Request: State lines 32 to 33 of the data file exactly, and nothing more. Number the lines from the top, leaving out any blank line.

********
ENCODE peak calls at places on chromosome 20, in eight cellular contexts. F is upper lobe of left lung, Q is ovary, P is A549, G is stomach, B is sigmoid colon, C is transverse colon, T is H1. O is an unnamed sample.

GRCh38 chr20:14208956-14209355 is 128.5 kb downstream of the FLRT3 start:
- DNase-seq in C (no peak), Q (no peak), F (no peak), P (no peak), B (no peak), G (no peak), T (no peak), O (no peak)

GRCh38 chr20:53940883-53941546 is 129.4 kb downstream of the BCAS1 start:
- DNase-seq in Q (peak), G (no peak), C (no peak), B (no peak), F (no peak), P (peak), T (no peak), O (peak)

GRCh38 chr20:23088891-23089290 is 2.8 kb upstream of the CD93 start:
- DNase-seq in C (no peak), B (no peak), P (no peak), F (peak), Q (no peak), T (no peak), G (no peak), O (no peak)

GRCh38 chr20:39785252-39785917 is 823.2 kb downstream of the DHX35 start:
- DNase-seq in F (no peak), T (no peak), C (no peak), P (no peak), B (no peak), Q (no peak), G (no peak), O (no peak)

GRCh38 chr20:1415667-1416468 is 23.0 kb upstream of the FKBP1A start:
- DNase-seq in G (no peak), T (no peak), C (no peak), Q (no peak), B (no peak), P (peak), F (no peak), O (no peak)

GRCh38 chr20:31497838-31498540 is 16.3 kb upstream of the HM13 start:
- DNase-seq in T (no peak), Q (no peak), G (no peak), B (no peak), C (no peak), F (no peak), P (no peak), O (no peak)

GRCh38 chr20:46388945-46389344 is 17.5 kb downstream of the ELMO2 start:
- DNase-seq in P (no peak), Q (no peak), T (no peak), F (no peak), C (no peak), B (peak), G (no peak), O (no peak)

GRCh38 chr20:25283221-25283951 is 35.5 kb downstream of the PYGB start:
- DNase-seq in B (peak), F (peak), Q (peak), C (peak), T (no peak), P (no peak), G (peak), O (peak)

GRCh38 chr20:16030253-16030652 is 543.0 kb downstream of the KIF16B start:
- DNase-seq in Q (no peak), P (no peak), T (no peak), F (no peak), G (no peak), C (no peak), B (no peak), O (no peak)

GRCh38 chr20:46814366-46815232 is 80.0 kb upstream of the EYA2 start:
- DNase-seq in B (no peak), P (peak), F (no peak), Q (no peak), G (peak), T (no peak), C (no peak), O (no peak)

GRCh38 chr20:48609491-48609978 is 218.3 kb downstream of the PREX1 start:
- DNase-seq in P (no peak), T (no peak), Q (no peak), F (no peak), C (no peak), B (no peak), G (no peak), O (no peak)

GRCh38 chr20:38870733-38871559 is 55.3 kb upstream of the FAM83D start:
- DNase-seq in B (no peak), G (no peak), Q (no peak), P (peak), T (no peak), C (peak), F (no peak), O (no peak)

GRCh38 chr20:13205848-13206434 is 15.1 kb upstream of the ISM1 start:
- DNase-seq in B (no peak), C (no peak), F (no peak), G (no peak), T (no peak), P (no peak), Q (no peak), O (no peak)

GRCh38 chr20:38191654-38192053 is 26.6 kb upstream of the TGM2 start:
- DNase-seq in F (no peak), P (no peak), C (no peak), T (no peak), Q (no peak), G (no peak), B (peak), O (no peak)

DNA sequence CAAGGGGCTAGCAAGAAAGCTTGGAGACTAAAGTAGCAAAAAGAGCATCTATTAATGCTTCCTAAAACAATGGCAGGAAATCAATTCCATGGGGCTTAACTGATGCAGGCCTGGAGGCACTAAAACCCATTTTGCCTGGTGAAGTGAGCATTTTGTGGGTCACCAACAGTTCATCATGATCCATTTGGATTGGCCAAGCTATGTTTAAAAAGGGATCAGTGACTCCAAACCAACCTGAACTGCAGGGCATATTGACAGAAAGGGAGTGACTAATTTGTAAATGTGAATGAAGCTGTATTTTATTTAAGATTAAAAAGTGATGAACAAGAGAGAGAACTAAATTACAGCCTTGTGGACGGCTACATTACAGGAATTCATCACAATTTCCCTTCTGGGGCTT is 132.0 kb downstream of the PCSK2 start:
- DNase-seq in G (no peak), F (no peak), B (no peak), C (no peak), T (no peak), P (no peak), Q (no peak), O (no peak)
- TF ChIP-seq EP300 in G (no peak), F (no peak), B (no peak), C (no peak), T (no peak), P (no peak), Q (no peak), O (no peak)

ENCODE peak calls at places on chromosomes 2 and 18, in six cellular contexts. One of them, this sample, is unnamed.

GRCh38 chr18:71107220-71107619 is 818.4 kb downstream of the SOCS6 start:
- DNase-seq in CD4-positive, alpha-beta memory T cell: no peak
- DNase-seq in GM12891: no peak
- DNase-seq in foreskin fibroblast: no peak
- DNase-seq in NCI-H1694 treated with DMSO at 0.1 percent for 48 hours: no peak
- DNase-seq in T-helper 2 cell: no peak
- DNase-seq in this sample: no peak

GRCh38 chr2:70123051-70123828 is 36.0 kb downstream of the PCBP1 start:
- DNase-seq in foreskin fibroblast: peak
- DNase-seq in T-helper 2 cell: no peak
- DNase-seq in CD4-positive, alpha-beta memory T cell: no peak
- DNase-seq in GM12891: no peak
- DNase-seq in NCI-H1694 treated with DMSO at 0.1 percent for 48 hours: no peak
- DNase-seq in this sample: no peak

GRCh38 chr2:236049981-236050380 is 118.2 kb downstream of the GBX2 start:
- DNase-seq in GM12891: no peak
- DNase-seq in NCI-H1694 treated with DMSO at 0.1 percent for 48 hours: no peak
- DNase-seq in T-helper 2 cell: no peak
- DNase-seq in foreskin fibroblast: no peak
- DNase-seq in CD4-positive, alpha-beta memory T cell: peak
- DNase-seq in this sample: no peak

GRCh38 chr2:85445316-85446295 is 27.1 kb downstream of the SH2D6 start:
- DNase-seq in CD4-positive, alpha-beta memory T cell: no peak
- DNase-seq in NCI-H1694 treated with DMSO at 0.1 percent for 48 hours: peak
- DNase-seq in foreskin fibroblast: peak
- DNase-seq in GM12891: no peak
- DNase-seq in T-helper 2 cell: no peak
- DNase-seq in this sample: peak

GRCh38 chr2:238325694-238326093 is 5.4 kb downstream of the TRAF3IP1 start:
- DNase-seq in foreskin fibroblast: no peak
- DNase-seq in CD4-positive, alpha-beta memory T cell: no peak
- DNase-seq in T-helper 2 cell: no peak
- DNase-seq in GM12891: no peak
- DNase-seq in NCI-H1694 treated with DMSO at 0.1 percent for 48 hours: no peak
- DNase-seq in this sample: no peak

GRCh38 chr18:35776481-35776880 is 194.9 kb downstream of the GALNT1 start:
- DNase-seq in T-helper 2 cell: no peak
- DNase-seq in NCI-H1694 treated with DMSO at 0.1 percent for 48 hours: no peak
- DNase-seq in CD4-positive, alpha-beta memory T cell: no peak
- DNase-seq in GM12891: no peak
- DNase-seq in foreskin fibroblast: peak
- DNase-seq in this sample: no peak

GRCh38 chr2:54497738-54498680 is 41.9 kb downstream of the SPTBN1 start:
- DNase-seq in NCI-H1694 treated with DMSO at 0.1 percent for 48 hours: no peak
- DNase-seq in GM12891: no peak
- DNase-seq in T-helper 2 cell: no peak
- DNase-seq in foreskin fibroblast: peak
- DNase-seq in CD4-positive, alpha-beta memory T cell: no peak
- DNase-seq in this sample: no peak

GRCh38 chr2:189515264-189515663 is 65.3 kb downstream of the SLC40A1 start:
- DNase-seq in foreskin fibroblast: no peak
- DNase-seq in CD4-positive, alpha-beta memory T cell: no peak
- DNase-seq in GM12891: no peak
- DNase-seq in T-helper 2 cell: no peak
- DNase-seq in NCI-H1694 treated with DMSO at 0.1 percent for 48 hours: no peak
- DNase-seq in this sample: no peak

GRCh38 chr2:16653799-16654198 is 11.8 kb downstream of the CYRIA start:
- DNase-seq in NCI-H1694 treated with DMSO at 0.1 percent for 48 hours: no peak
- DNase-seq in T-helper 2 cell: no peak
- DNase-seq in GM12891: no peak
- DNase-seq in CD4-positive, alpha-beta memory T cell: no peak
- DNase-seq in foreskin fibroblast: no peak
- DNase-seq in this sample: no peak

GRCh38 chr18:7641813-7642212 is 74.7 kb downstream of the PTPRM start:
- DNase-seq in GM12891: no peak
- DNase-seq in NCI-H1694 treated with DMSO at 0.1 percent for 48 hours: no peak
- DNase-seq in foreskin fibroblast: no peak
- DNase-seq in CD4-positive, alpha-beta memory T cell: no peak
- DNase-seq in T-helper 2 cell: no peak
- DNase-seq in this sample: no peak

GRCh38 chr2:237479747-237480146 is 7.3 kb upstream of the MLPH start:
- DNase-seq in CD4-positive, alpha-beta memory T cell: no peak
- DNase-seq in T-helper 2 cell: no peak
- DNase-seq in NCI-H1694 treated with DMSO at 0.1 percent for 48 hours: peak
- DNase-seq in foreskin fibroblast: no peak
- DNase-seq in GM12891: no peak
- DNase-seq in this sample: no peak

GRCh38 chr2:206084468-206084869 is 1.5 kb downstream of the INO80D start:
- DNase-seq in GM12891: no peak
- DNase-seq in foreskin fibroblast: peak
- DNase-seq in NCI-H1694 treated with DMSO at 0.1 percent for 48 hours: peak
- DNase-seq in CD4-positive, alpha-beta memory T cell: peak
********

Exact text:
- TF ChIP-seq EP300 in G (no peak), F (no peak), B (no peak), C (no peak), T (no peak), P (no peak), Q (no peak), O (no peak)

ENCODE peak calls at places on chromosomes 2 and 18, in six cellular contexts. One of them, this sample, is unnamed.